Madmen, Intellectuals, and Academic Scribblers: The Economic Engine of Political Change
Edward J. Lopez, Wayne A. Leighton, "Madmen, Intellectuals, and Academic Scribblers: The Economic Engine of Political Change"
English | 2012 | ISBN: 0804780978 | 224 pages | PDF | 7 MB
Does major political reform require a crisis? When do new ideas emerge in politics? How can one person make a difference?
In short: how and when does political change happen? Madmen, Intellectuals, and Academic Scribblers tackles these big questions, arguing that ideas and entrepreneurship are the key ingredients in any episode of political change. Authors Wayne A. Leighton and Edward J. López begin with the first lesson in economics - incentives matter - and artfully explain how the lesson applies throughout political life. Incentives explain why democracies often generate policies that impose net costs on society, and why these inefficient policies persist for years.
Yet beneficial reform does sometimes occur. So Madmen goes beyond incentives to offer a framework in which political change channels its way from ideas in society, through societys shared institutions (i.e., its rules of the game), which then shape incentives. This type of change is seldom easy, because new ideas for shaping the rules of the game must overcome two forces in society: widely shared beliefs and powerfully vested interests. Yet at certain political moments - perhaps during a crisis, but not always - shared beliefs and vested interests begin to weaken, and the opportunity for reform emerges. Within this framework, Madmen shows why certain inefficient policies eventually get repealed (e.g., airline rate and route regulation), while others endure (e.g., sugar subsidies and tariffs).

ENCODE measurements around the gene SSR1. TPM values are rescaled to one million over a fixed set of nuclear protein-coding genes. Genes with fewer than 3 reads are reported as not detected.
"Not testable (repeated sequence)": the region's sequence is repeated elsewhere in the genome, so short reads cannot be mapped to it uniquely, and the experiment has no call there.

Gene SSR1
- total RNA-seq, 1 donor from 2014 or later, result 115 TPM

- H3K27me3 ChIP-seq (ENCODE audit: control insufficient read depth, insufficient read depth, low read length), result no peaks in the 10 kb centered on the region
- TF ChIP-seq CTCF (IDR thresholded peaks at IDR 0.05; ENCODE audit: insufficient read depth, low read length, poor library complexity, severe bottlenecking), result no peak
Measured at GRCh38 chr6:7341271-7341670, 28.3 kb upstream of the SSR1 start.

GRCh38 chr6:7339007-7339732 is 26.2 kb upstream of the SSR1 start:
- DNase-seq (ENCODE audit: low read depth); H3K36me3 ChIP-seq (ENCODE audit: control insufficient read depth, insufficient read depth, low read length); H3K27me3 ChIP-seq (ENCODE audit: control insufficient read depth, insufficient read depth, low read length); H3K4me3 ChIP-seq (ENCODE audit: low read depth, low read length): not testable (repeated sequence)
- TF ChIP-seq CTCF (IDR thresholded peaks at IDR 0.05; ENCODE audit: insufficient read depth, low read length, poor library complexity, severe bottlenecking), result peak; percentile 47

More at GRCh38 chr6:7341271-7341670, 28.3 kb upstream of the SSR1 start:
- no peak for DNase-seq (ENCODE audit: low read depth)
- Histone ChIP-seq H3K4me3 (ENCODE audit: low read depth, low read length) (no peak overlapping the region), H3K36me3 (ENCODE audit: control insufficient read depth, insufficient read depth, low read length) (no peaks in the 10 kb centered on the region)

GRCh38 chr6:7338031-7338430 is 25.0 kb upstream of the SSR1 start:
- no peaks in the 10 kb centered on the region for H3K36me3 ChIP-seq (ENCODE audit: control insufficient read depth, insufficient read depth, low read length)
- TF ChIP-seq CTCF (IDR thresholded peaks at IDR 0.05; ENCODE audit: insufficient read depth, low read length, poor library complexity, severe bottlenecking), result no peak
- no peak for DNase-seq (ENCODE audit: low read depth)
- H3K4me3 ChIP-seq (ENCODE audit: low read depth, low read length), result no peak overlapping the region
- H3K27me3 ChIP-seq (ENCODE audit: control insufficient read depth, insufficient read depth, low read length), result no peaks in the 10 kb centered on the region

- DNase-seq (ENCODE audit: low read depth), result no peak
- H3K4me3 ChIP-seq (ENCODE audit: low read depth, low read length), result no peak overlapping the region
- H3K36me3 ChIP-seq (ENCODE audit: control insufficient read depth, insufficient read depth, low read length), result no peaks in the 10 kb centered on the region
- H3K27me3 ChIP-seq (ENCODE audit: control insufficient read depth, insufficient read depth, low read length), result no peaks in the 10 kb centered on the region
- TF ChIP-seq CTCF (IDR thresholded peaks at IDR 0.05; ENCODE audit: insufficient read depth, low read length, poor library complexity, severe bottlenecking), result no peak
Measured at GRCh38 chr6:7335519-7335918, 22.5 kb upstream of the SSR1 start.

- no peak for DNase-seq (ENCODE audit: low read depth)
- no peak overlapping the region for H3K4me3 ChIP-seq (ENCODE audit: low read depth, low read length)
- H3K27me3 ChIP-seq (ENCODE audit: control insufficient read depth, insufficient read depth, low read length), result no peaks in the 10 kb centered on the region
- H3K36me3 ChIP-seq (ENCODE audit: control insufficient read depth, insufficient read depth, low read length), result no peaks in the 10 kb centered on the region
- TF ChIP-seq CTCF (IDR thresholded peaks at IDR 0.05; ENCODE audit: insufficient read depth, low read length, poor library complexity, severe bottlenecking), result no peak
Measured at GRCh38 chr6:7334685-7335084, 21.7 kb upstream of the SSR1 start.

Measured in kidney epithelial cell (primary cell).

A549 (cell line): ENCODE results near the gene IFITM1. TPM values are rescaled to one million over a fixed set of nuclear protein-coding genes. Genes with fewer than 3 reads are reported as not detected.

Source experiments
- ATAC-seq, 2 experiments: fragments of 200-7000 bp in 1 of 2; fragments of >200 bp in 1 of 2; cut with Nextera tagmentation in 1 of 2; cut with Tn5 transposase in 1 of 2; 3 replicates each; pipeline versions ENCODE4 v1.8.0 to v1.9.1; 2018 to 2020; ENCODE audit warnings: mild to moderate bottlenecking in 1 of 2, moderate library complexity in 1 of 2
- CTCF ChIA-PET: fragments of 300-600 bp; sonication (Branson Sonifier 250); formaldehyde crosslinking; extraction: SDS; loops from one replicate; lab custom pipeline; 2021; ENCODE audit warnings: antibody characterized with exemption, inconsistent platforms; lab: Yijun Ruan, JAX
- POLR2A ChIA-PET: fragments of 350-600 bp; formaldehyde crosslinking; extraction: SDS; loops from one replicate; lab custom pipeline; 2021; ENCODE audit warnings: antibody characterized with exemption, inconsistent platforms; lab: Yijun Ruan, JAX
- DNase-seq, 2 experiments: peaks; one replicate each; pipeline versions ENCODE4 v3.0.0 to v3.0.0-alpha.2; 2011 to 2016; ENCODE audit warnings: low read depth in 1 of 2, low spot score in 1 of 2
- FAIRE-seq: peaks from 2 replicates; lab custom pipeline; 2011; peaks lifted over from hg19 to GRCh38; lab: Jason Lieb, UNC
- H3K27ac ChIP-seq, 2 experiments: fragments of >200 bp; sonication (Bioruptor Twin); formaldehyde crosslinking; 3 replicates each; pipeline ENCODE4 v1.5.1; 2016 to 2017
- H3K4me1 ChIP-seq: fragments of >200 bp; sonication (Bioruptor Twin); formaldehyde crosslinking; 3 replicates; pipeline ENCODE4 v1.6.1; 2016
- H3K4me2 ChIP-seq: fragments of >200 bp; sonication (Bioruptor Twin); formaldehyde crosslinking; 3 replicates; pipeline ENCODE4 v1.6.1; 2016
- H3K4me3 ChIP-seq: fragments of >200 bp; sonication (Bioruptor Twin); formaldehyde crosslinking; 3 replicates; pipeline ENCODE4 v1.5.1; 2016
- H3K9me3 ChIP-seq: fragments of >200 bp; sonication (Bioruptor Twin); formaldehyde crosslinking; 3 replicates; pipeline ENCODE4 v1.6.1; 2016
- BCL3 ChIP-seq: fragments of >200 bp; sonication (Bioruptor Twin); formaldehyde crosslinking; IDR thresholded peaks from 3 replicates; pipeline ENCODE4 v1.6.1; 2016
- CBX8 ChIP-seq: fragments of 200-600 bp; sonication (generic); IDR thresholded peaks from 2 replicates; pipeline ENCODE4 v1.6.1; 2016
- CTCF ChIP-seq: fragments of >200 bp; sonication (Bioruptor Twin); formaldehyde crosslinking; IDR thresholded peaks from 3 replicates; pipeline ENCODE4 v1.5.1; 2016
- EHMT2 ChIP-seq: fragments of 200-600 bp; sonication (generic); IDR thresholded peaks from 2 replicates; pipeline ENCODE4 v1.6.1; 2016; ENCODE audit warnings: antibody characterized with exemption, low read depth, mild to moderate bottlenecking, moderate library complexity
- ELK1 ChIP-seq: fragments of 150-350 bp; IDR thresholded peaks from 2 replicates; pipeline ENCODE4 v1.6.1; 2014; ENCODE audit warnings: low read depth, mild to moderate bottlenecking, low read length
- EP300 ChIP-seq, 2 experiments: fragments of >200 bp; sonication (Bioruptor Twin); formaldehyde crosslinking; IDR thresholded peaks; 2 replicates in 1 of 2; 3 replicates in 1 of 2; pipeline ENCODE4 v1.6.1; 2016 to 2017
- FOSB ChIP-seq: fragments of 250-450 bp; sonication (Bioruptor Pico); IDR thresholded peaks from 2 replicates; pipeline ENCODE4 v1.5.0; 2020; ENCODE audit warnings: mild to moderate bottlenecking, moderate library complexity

Drawing on the history of Western political ideas, both in theory and in practice, Madmen matches up three key ingredients - ideas, rules, and incentives - with the characters who make political waves: "madmen in authority" (such as Franklin Delano Roosevelt and Margaret Thatcher), "intellectuals" (like George Will or Jon Stewart), and "academic scribblers" (in the vein of Friedrich Hayek and John Maynard Keynes).
Political change happens when these characters - called political entrepreneurs - notice areas of weakness in the structure of ideas, rules, and incentives, and then find ways to change the rules of the game in those areas. These entrepreneurs in political change may be philosophers, opinion makers, political leaders, or other types of influencers. What they have in common is an interest in better ideas-ones that improve the human condition-and a vision to change incentives and outcomes.
Madmen helps leaders in business and politics, and opinion-makers everywhere, better understand where the next opportunities are emerging. Students and professors will eat up its history of ideas, from the Ancients Greeks to Adam Smith, and from the Progressives to modern political economy. Using the framework laid out by the authors, readers of all stripes will see how they can be entrepreneurs in promoting effective political change.